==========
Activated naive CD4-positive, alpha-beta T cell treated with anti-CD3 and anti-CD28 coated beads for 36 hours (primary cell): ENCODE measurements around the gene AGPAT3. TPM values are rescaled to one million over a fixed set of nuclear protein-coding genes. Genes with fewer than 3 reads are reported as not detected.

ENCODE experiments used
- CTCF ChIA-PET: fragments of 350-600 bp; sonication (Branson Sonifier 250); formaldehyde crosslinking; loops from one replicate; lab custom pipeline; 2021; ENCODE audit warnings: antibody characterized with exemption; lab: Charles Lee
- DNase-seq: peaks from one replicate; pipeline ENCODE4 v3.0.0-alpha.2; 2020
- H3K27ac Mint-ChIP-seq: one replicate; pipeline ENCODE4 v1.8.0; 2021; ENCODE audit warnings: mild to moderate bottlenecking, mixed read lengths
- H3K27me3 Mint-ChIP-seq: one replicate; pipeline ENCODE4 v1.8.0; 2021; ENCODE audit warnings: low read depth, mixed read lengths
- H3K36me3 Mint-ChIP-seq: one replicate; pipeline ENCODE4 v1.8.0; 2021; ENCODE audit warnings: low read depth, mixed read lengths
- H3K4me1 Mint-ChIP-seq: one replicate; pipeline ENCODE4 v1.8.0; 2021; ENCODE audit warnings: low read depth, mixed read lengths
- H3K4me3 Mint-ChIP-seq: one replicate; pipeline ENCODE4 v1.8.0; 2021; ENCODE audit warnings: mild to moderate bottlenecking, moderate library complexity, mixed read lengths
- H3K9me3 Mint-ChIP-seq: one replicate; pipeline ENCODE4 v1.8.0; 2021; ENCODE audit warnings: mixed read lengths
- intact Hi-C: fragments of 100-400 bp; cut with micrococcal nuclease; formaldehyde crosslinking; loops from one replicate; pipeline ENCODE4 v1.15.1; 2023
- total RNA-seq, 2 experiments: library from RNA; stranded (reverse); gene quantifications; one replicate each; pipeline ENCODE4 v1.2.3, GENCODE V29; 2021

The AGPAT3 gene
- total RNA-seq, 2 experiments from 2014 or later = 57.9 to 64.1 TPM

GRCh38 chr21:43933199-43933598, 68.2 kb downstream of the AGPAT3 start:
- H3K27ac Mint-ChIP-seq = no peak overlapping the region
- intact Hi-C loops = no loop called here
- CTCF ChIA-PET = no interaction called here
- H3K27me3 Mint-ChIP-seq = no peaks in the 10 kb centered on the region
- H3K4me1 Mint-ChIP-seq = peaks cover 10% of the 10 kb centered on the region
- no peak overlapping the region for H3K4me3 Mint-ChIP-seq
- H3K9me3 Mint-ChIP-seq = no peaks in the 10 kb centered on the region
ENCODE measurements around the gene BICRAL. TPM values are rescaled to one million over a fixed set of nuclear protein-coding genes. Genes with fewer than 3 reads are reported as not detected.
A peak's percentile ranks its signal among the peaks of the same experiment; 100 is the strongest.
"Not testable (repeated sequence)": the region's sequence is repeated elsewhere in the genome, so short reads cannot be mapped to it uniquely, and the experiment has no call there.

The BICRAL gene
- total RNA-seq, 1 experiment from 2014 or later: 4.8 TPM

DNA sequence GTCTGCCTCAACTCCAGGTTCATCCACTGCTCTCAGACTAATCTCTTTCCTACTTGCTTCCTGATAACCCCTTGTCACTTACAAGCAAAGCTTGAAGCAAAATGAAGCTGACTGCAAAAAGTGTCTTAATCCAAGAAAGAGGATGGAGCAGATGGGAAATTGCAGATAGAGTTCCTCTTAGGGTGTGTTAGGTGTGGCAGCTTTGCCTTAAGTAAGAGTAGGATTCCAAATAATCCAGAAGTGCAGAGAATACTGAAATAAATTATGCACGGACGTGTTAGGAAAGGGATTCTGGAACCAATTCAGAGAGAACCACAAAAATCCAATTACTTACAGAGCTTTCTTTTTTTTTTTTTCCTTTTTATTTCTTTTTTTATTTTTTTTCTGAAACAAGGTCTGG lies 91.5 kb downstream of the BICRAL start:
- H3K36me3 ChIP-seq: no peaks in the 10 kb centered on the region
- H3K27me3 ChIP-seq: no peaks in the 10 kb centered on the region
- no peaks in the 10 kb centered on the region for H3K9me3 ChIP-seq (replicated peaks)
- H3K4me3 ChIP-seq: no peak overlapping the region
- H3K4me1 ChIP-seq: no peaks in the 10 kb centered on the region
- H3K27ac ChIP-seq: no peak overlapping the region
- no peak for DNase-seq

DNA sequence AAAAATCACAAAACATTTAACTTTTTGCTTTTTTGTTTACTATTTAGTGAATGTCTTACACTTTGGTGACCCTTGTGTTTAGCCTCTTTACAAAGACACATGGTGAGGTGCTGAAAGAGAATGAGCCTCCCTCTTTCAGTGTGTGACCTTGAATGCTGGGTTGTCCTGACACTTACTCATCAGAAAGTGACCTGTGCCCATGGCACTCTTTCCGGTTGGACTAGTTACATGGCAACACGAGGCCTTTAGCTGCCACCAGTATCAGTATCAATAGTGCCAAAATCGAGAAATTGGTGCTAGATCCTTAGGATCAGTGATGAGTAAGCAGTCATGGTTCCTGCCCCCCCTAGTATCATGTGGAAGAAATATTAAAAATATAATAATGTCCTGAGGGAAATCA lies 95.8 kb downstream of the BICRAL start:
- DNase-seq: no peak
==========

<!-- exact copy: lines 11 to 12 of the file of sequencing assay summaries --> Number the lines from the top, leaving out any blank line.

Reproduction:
- intact Hi-C: fragments of 100-400 bp; cut with micrococcal nuclease; formaldehyde crosslinking; loops from one replicate; pipeline ENCODE4 v1.15.1; 2023
- total RNA-seq, 2 experiments: library from RNA; stranded (reverse); gene quantifications; one replicate each; pipeline ENCODE4 v1.2.3, GENCODE V29; 2021